34. Properties of Discrete-time systems2.2.5 Stability Bounded-Input Bounded-Output (BIBO) Stability: every bounded input sequence produces a bounded output sequence. if then Zhongguo Liu_Biomedical Engineering_Shandong Univ. 34 9/22/2014

35. Ex. 2.11 Test for Stability or Instability if then is stable Zhongguo Liu_Biomedical Engineering_Shandong Univ. 35 9/22/2014

36. Accumulator system Ex. 2.11 Test for Stability or Instability • Accumulator systemis not stable Zhongguo Liu_Biomedical Engineering_Shandong Univ. 36 9/22/2014

37. 2.3 Linear Time-Invariant (LTI) Systems Impulse response T{‧} T{‧} Zhongguo Liu_Biomedical Engineering_Shandong Univ. 37 9/22/2014

38. LTI Systems: Convolution • Representation of general sequence as a linear combination of delayed impulse • principle of superposition An Illustration Example（interpretation 1） Zhongguo Liu_Biomedical Engineering_Shandong Univ. 38 9/22/2014

39. Computation of the Convolution reflecting h[k] about the origion to obtain h[-k] Shifting the origin of the reflected sequence to k=n （interpretation 2） Zhongguo Liu_Biomedical Engineering_Shandong Univ. 40 9/22/2014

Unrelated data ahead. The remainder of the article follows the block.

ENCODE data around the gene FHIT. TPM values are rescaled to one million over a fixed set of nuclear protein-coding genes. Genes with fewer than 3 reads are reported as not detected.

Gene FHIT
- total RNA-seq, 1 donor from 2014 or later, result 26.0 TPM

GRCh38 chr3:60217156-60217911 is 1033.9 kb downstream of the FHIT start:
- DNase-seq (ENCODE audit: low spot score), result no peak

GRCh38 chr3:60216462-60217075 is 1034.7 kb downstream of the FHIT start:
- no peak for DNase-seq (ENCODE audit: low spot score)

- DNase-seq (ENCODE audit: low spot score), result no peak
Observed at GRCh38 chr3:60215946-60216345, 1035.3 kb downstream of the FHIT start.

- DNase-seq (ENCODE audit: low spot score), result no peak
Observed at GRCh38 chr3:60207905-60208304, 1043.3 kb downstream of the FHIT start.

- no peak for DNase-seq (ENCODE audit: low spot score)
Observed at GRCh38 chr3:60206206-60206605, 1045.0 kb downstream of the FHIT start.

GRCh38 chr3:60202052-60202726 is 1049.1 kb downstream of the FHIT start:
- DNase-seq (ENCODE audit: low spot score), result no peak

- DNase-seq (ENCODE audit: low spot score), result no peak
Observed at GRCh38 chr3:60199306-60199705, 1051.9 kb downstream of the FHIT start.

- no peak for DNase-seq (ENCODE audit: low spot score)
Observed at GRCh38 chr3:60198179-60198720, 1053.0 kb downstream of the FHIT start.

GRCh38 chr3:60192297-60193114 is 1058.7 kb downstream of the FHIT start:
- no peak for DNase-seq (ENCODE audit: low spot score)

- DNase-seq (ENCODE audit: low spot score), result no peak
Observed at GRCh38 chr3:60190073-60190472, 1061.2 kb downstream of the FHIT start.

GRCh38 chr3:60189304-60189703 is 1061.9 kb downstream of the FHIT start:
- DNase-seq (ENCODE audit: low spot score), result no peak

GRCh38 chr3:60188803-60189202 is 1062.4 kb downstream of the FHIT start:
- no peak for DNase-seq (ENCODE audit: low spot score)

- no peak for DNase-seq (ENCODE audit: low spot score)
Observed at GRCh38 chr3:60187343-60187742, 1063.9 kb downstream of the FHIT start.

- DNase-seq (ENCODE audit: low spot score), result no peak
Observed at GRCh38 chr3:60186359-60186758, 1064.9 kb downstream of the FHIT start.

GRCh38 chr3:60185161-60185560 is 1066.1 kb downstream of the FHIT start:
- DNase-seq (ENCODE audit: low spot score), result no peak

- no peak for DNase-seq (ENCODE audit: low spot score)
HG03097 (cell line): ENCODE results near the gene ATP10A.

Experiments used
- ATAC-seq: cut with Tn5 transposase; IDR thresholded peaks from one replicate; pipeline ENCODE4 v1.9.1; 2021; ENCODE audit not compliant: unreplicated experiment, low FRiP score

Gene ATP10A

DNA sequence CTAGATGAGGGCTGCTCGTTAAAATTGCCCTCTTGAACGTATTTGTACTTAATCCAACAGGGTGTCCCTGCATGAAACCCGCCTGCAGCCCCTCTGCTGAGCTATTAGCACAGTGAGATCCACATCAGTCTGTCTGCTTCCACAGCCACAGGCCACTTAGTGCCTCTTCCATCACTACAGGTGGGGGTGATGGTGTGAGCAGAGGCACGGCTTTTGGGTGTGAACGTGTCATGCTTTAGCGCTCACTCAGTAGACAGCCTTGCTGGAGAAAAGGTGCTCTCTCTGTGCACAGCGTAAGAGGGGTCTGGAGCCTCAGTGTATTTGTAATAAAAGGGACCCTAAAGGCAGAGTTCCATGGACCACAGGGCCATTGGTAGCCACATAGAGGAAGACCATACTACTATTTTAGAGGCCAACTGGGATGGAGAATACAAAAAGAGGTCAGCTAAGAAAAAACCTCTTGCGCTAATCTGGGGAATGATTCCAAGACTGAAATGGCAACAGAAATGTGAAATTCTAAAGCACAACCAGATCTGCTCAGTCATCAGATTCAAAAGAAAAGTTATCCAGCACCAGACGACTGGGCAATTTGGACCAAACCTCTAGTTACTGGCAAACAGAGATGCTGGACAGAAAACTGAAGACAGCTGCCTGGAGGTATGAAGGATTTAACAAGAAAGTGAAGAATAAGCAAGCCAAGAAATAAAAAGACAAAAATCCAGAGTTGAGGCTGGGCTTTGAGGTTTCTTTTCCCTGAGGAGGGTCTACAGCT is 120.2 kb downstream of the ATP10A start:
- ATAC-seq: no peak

40. Ex. 2.12 Zhongguo Liu_Biomedical Engineering_Shandong Univ. 41 9/22/2014

41. Convolution can be realized by • Reflecting h[k] about the origin to obtain h[-k]. • Shifting the origin of the reflected sequences to k=n. • Computing the weighted moving average of x[k] by using the weights given by h[n-k].

42. Ex. 2.13 Analytical Evaluation of the Convolution input Find the output at index n For system with impulse response h(k) 0 Zhongguo Liu_Biomedical Engineering_Shandong Univ. 43 9/22/2014

43. h(-k) h(k) 0 0 h(n-k) x(k) 0 Zhongguo Liu_Biomedical Engineering_Shandong Univ. 44 9/22/2014

44. h(-k) h(k) 0 0 Zhongguo Liu_Biomedical Engineering_Shandong Univ. 45 9/22/2014

45. h(-k) h(k) 0 0 Zhongguo Liu_Biomedical Engineering_Shandong Univ. 46 9/22/2014

46. 2.4 Properties of LTI Systems Convolution is commutative(可交换的) x[n] y[n] h[n] y[n] h[n] x[n] • Convolution is distributed over addition Zhongguo Liu_Biomedical Engineering_Shandong Univ. 48 9/22/2014

47. Cascade connection of systems h1[n] h2[n] h2[n] h1[n] y[n] y[n] x[n] x[n] h1[n] ]h2[n] y[n] x[n] Zhongguo Liu_Biomedical Engineering_Shandong Univ. 49 9/22/2014

48. Parallel connection of systems Zhongguo Liu_Biomedical Engineering_Shandong Univ. 50 9/22/2014